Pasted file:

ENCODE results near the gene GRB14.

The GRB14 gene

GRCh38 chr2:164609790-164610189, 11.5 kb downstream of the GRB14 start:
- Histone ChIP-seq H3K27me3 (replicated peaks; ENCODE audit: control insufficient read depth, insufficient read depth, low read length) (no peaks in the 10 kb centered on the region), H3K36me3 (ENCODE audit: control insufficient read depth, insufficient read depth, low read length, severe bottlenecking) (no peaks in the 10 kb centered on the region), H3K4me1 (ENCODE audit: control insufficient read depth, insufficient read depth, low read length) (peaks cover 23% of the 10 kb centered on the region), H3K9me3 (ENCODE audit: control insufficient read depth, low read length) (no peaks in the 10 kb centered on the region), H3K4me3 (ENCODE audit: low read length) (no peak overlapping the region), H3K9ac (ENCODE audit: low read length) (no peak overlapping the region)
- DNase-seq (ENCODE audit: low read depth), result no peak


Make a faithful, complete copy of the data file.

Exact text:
ENCODE results near the gene GRB14.

The GRB14 gene

GRCh38 chr2:164609790-164610189, 11.5 kb downstream of the GRB14 start:
- Histone ChIP-seq H3K27me3 (replicated peaks; ENCODE audit: control insufficient read depth, insufficient read depth, low read length) (no peaks in the 10 kb centered on the region), H3K36me3 (ENCODE audit: control insufficient read depth, insufficient read depth, low read length, severe bottlenecking) (no peaks in the 10 kb centered on the region), H3K4me1 (ENCODE audit: control insufficient read depth, insufficient read depth, low read length) (peaks cover 23% of the 10 kb centered on the region), H3K9me3 (ENCODE audit: control insufficient read depth, low read length) (no peaks in the 10 kb centered on the region), H3K4me3 (ENCODE audit: low read length) (no peak overlapping the region), H3K9ac (ENCODE audit: low read length) (no peak overlapping the region)
- DNase-seq (ENCODE audit: low read depth), result no peak